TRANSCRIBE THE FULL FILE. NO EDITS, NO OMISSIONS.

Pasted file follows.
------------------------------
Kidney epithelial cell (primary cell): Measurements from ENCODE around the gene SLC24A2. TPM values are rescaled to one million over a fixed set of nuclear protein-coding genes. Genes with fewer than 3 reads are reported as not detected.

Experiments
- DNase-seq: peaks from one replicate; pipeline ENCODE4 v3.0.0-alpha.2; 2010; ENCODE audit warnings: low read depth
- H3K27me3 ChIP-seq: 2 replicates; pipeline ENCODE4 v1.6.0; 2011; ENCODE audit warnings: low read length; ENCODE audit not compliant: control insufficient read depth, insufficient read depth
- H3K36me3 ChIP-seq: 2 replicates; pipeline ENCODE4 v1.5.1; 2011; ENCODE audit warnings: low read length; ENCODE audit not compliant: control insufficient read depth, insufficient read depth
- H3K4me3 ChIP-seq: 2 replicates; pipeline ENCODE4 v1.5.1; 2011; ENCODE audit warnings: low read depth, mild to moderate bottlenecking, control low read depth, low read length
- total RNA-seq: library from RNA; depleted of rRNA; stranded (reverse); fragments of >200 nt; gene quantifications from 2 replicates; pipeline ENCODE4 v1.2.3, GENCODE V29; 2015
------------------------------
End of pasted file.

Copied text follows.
Kidney epithelial cell (primary cell): Measurements from ENCODE around the gene SLC24A2. TPM values are rescaled to one million over a fixed set of nuclear protein-coding genes. Genes with fewer than 3 reads are reported as not detected.

Experiments
- DNase-seq: peaks from one replicate; pipeline ENCODE4 v3.0.0-alpha.2; 2010; ENCODE audit warnings: low read depth
- H3K27me3 ChIP-seq: 2 replicates; pipeline ENCODE4 v1.6.0; 2011; ENCODE audit warnings: low read length; ENCODE audit not compliant: control insufficient read depth, insufficient read depth
- H3K36me3 ChIP-seq: 2 replicates; pipeline ENCODE4 v1.5.1; 2011; ENCODE audit warnings: low read length; ENCODE audit not compliant: control insufficient read depth, insufficient read depth
- H3K4me3 ChIP-seq: 2 replicates; pipeline ENCODE4 v1.5.1; 2011; ENCODE audit warnings: low read depth, mild to moderate bottlenecking, control low read depth, low read length
- total RNA-seq: library from RNA; depleted of rRNA; stranded (reverse); fragments of >200 nt; gene quantifications from 2 replicates; pipeline ENCODE4 v1.2.3, GENCODE V29; 2015